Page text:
Grammar Monster
Grammar Monster

Isle, Aisle, or I'll?

The Quick Answer
What is the difference between aisle, isle, and i'll?

An aisle is a passageway (typically in a church).

An isle refers to a small island or peninsula.

I'll is the contracted form of I will or I shall.

Aisle, Isle, or I'll?

The words aisle, isle, and i'll all sound identical, but their meanings are very different.


The noun aisle is a part of a church divided laterally from the nave by a row of pillars or columns. It is also a passageway (usually between rows of seats).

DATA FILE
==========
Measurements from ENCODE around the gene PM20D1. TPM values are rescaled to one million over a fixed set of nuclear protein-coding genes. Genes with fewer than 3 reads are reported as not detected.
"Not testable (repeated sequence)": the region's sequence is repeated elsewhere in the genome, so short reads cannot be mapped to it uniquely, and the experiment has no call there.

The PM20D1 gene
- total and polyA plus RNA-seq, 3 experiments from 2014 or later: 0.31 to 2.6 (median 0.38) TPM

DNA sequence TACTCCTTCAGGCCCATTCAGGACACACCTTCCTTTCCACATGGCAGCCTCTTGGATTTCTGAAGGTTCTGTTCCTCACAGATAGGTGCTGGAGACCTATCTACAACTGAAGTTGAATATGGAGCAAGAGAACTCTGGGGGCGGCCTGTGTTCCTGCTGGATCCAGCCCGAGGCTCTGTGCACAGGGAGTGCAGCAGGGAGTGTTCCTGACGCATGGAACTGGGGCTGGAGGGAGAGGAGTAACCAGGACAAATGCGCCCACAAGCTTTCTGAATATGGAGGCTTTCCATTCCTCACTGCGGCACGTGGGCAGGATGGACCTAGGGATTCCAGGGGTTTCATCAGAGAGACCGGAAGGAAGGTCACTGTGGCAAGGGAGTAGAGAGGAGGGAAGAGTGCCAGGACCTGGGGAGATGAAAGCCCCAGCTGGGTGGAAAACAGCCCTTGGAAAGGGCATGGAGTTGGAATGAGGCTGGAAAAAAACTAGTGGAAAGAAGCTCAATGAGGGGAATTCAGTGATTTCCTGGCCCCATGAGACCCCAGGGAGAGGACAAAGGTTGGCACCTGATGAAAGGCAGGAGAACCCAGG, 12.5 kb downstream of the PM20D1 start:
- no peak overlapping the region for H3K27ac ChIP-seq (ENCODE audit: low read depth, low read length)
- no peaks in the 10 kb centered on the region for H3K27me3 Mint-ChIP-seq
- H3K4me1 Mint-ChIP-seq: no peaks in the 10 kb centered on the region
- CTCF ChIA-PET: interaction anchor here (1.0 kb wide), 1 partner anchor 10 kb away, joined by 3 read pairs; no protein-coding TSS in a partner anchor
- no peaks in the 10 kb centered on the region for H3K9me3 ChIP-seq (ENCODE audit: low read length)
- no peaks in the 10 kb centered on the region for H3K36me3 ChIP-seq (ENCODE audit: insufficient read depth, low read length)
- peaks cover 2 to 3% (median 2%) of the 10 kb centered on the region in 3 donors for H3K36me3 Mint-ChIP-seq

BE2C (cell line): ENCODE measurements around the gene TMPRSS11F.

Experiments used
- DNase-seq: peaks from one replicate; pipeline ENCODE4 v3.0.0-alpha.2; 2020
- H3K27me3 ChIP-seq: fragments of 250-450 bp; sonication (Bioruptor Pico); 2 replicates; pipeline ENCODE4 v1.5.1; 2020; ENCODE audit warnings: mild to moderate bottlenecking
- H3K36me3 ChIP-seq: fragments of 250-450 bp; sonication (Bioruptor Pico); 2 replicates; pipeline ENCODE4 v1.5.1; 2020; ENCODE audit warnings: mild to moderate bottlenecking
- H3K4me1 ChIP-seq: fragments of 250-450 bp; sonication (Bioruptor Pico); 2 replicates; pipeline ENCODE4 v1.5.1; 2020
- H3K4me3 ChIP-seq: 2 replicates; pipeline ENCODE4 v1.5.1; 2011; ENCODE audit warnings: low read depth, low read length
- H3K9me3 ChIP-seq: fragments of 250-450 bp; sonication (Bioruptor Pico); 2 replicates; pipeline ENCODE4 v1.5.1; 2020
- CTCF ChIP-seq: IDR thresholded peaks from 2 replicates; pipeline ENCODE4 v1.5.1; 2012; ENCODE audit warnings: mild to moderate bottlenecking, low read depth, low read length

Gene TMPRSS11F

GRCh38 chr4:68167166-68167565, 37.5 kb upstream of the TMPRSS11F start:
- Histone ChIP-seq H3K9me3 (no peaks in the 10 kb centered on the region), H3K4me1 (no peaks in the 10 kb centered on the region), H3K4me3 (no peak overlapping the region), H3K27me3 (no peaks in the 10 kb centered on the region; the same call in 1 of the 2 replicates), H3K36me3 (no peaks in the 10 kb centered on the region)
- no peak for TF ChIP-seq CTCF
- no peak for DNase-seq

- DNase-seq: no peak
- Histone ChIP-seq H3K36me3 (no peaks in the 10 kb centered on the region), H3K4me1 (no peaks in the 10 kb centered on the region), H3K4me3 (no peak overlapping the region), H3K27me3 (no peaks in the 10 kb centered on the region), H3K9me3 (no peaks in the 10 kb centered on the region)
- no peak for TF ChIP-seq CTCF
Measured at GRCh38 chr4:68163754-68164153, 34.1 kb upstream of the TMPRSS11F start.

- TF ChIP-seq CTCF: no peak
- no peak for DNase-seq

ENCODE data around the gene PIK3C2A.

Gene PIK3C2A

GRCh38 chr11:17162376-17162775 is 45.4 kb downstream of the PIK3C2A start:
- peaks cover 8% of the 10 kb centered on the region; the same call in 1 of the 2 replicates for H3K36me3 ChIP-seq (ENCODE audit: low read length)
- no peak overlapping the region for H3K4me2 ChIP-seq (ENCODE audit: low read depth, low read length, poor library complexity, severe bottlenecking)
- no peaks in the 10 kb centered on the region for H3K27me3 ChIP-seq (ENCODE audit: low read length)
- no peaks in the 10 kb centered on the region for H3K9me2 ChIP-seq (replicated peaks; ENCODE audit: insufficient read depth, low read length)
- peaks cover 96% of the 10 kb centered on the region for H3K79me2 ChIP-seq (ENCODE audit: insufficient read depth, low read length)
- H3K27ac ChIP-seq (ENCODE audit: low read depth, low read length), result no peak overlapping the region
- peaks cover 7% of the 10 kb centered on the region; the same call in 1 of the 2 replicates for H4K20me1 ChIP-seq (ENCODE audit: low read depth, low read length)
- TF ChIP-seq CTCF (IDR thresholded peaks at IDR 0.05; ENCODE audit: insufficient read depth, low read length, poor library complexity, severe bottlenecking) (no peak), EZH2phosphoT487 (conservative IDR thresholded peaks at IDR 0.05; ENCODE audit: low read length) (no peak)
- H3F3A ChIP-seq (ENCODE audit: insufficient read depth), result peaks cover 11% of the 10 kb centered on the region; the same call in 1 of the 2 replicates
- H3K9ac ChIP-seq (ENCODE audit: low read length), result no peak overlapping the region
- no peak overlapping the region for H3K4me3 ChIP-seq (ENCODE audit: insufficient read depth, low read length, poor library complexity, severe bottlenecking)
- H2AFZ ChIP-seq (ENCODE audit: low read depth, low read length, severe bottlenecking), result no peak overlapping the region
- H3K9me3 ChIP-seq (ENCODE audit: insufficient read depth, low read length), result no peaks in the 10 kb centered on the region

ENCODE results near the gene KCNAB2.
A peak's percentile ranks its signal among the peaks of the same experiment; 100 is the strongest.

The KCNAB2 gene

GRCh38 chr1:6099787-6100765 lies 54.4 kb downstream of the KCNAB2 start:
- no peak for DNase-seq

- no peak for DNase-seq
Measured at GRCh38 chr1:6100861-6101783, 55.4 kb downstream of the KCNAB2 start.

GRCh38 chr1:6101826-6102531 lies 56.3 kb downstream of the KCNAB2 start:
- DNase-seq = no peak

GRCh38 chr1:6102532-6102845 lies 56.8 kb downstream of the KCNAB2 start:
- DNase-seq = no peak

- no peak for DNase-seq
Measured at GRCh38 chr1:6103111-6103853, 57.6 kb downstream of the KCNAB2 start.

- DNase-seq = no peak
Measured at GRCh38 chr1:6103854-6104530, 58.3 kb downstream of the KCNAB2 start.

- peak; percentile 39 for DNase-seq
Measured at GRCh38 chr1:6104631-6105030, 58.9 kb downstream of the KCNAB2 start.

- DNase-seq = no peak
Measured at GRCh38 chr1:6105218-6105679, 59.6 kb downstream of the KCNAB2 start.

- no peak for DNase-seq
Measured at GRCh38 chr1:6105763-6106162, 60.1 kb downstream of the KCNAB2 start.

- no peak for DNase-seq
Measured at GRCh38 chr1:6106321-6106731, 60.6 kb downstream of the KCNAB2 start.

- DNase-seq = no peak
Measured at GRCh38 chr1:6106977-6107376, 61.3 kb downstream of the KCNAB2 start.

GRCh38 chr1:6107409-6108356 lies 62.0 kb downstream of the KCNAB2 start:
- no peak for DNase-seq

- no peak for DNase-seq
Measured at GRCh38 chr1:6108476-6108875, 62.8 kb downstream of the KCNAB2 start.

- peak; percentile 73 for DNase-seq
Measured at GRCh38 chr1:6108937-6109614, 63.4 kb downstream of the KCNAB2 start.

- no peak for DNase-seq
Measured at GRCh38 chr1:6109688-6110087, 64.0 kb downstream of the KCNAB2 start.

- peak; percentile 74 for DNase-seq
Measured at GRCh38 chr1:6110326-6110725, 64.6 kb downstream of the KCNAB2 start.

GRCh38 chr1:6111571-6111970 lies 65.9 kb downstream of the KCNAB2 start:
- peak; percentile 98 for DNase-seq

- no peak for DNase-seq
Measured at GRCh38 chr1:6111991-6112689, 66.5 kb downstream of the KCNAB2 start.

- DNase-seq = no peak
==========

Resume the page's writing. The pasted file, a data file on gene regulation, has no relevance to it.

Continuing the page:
• I just avoid the Doritos aisle at the grocery store.
  • For my first wedding, I cried all the way down the aisle.


The noun isle is an island or peninsula, especially a small one. Examples:
  • He's going to boarding school in the Isle of Wight.
  • I recited 'The Lake Isle of Innisfree' at a verse speaking competition when I was eight or nine.


I'll is a contraction of I will or I shall.

  • I'll lend you one of my night gowns and find some clothes for you to wear in the morning.
  • One day I'll know, how far I'll go.
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